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Only when the movie came onto video did it become a modern cult hit. However, it caught on so fast that people stopped even realizing that it failed at the box office. It's remarkable, really.

5 Office Space

Steven Root as Milton in Office Space

This is a film that really caught on thanks to television airing it all the time. The workplace comedy made next to nothing at the box office upon release, pulling in a downright underwhelming $12.2 million.

However, repeated airings on television drew people to the quirky comedy. The film has since become one of the most widely beloved comedies of all time, despite the fact that, until television forced it down our throats, no one knew the film even existed.

4 It's a Wonderful Life

Jimmy Stewart and Lionel Barrymore in It's a Wonderful Life

Arguably one of the greatest Christmas movies of all time, It's a Wonderful Life failed so much at the box office that it actually killed the film studio that produced it.

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In fact, it failed so much that no one wanted anything to do with it. It's because of this that the price for televising it dropped. A lot. Networks hoping to fill air time bought the rights to it during the holiday season, which led to people rediscovering it. It's since found its audience, and is now regarded as one of the greatest holiday films ever made.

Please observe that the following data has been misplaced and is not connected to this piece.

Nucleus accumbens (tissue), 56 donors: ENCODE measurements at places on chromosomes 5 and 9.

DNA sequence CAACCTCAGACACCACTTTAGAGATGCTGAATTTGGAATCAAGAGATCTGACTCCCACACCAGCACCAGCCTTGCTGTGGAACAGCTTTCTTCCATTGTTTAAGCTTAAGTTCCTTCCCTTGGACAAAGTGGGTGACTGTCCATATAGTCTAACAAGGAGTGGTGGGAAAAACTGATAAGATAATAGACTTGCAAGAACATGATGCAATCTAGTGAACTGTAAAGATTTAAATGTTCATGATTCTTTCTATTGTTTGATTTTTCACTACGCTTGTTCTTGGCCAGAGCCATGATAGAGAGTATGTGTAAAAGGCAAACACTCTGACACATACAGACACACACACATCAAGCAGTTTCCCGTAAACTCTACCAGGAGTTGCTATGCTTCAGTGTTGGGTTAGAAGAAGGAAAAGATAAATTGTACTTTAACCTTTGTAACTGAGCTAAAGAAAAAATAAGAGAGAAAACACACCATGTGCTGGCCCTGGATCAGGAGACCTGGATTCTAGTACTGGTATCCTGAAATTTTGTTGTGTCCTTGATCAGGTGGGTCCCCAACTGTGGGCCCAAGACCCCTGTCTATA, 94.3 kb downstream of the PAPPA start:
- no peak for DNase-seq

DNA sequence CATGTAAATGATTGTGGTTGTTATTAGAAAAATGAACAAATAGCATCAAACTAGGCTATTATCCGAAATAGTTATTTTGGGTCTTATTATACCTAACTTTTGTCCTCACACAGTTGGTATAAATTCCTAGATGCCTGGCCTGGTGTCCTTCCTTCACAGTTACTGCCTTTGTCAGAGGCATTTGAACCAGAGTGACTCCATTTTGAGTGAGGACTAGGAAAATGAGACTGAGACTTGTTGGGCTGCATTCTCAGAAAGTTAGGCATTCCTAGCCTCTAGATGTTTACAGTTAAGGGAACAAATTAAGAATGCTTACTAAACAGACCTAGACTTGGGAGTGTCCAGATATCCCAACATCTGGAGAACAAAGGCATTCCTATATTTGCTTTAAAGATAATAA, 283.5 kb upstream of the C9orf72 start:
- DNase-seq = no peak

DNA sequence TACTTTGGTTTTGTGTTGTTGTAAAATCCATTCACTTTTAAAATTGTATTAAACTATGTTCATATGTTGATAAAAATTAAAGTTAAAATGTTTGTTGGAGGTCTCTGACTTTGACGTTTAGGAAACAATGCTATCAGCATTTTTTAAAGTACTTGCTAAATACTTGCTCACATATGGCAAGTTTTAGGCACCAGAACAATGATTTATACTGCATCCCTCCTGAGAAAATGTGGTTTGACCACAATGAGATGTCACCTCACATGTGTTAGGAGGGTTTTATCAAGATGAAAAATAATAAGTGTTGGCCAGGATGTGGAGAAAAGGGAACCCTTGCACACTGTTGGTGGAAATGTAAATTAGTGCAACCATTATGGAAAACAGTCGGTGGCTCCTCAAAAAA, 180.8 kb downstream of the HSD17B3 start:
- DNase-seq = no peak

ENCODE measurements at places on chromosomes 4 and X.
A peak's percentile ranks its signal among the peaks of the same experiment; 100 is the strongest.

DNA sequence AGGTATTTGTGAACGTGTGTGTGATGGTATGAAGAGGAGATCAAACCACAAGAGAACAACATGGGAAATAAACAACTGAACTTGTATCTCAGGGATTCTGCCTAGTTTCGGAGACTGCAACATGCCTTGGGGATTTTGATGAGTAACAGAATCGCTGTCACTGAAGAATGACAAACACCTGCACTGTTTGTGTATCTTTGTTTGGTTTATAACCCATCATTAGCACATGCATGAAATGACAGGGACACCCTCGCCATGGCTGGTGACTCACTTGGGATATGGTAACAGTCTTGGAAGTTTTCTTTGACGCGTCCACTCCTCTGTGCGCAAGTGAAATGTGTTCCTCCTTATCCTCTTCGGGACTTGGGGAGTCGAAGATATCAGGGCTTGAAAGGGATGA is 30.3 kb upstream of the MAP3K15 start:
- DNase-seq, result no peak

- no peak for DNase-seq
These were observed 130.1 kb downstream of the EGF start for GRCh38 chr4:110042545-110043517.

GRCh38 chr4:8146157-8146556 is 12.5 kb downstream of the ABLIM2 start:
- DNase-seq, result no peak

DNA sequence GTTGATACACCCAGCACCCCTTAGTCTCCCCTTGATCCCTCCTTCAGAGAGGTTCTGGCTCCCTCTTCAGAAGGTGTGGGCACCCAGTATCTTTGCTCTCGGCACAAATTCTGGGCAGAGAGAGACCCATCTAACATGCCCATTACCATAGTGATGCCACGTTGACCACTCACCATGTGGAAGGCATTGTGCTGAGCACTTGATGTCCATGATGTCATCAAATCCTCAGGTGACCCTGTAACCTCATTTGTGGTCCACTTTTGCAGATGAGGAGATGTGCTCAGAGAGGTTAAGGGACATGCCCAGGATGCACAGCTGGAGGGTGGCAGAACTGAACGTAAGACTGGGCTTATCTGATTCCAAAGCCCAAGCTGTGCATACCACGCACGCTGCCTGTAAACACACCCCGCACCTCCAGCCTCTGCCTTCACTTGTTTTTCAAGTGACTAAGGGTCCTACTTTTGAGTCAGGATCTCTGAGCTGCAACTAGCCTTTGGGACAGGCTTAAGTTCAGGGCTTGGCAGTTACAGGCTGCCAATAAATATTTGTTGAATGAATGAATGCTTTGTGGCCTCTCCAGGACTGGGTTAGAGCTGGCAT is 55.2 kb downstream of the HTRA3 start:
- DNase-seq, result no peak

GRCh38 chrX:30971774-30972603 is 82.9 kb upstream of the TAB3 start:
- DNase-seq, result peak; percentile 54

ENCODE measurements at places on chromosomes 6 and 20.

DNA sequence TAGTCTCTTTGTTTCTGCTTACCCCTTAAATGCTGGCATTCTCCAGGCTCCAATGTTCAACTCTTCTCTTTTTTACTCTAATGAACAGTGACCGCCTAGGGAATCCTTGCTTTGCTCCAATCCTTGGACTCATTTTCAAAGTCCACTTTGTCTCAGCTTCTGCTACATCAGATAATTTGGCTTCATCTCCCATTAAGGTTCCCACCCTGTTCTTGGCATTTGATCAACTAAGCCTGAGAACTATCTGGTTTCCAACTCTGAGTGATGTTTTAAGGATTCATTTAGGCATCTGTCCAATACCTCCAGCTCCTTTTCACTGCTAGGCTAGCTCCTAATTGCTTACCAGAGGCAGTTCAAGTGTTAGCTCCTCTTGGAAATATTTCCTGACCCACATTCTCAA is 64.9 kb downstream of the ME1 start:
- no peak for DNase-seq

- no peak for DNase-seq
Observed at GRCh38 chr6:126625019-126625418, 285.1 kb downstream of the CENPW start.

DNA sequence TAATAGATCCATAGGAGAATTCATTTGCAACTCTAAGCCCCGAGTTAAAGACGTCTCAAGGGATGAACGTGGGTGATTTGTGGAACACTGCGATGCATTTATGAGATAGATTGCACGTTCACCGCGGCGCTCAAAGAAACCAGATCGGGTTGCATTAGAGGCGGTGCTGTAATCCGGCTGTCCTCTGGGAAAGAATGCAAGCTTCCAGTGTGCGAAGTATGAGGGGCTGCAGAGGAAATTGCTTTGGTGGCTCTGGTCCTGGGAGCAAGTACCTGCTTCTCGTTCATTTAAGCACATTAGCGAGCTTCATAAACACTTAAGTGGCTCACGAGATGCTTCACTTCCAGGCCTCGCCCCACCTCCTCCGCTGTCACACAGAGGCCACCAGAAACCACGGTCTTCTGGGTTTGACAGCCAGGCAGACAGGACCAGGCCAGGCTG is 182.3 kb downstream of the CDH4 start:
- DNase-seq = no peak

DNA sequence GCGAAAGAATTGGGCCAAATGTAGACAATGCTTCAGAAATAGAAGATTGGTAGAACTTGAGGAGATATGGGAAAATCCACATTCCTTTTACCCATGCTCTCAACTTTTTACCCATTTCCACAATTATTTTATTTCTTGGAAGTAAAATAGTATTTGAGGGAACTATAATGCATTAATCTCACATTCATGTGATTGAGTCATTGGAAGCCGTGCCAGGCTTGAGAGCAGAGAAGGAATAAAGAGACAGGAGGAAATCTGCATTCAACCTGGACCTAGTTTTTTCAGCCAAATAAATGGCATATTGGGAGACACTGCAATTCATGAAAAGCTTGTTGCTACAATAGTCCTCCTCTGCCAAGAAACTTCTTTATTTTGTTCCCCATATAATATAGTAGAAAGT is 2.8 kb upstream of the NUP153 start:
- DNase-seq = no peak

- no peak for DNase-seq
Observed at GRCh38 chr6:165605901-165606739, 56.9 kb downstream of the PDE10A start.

3 The Thing

John Carpenter's horror classic is now regarded as arguably the scariest film ever made. But when it came out, no one saw it. Carpenter and his team poured their creative talents into what ultimately flopped at the box office.

But more than that, critics hated the film, calling it an unnecessarily grizzly remake of a scifi classic. Its failure cost Carpenter a chance to direct an adaptation of Stephen King's Firestarter. Since then, the film has become regarded as Carpenter's greatest film, possibly only topped by Halloween.

2 Vertigo

Vertigo - Best Alfred Hitchcock Movies

It is unfair to say that Vertigo failed upon release, but audiences were divided on the film. While today it's ranked among the greatest films of all time, most audiences felt indifferent to it. The film's concepts confused them, it didn't make sense, and compared to Hitchcock's earlier films, it felt downright dull. Of all of the director's films, it didn't become quite much of a hit, especially when compared to his following film: Psycho.

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Since then, Vertigo has become regarded as a cinematic masterpiece. AFI ranks it as one of the greatest films ever made, above even Psycho.

1 The Shawshank Redemption

Shock of all shocks: The Shawshank Redemption failed upon release. This one is pretty well-known. The film failed to find an audience upon release. It drew in $58.3 million on a $25 million production budget, which doesn't sound so bad until you take into consideration the marketing budget. The film barely brought in a profit.

Then came the Oscars, where it lost to Forest Gump, despite being nominated for everything. Again, this doesn't sound so bad out of context, but just consider this: this film tops IMDB's Greatest Movies of All Time list. By popular vote, this is the greatest film ever made. And it only broke even and lost awards. That...that is staggering!